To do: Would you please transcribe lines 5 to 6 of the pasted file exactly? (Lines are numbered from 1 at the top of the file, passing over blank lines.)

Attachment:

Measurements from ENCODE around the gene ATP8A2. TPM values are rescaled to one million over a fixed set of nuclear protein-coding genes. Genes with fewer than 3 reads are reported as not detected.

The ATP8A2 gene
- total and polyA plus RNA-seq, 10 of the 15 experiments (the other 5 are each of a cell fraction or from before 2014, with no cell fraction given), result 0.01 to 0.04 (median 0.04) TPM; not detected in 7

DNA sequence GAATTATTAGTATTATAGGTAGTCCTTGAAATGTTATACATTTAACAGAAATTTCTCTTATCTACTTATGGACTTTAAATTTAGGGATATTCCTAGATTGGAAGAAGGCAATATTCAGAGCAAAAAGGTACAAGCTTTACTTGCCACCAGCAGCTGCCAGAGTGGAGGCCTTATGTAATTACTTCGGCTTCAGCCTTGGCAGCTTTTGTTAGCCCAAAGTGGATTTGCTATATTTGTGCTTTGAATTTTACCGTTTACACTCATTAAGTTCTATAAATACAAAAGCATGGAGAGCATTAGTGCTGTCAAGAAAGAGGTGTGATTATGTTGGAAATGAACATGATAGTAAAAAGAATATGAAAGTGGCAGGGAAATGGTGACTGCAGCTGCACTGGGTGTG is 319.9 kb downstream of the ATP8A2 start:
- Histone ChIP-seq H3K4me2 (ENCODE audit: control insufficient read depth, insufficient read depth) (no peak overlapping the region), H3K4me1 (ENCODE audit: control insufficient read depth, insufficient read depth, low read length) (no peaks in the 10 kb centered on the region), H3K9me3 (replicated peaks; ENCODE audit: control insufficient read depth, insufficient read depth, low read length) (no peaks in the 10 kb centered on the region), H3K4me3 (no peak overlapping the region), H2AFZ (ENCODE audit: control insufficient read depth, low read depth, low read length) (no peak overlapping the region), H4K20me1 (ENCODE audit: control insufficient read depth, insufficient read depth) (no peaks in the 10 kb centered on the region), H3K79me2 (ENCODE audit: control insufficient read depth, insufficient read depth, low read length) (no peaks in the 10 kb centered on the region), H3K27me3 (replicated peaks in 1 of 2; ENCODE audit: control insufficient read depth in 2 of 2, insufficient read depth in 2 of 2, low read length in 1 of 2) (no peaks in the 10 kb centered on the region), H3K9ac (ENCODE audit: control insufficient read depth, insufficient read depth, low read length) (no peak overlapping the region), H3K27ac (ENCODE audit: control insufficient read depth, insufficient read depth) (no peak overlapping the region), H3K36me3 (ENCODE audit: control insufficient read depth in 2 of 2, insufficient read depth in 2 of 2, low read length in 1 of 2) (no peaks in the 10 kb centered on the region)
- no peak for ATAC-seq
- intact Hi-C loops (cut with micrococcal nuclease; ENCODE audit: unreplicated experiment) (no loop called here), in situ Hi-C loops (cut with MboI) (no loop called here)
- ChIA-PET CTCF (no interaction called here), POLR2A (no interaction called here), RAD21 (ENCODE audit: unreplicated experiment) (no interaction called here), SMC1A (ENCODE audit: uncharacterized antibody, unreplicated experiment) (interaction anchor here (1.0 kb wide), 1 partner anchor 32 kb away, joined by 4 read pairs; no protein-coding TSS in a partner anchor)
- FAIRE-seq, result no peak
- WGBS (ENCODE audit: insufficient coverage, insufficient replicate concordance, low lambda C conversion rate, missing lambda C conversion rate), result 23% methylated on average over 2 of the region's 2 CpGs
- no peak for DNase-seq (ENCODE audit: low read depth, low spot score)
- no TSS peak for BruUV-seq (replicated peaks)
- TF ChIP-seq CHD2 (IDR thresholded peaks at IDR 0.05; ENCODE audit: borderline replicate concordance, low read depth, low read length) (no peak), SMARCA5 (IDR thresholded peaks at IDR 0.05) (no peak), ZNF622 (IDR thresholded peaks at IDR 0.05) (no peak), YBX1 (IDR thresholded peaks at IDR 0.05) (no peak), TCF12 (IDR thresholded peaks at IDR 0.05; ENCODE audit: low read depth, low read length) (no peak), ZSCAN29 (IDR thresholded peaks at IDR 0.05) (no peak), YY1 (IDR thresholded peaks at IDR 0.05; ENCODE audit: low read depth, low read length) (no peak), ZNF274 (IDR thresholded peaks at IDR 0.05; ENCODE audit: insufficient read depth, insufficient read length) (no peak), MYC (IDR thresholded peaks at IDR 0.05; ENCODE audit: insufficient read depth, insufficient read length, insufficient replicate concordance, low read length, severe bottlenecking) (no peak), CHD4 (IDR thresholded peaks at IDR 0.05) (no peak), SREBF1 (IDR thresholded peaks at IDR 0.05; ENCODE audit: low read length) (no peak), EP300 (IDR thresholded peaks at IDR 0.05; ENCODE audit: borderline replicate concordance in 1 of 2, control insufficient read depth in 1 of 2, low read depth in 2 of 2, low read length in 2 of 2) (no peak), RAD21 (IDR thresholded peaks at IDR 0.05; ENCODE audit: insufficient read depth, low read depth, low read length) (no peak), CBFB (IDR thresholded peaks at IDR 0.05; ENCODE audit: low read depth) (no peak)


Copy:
- Histone ChIP-seq H3K4me2 (ENCODE audit: control insufficient read depth, insufficient read depth) (no peak overlapping the region), H3K4me1 (ENCODE audit: control insufficient read depth, insufficient read depth, low read length) (no peaks in the 10 kb centered on the region), H3K9me3 (replicated peaks; ENCODE audit: control insufficient read depth, insufficient read depth, low read length) (no peaks in the 10 kb centered on the region), H3K4me3 (no peak overlapping the region), H2AFZ (ENCODE audit: control insufficient read depth, low read depth, low read length) (no peak overlapping the region), H4K20me1 (ENCODE audit: control insufficient read depth, insufficient read depth) (no peaks in the 10 kb centered on the region), H3K79me2 (ENCODE audit: control insufficient read depth, insufficient read depth, low read length) (no peaks in the 10 kb centered on the region), H3K27me3 (replicated peaks in 1 of 2; ENCODE audit: control insufficient read depth in 2 of 2, insufficient read depth in 2 of 2, low read length in 1 of 2) (no peaks in the 10 kb centered on the region), H3K9ac (ENCODE audit: control insufficient read depth, insufficient read depth, low read length) (no peak overlapping the region), H3K27ac (ENCODE audit: control insufficient read depth, insufficient read depth) (no peak overlapping the region), H3K36me3 (ENCODE audit: control insufficient read depth in 2 of 2, insufficient read depth in 2 of 2, low read length in 1 of 2) (no peaks in the 10 kb centered on the region)
- no peak for ATAC-seq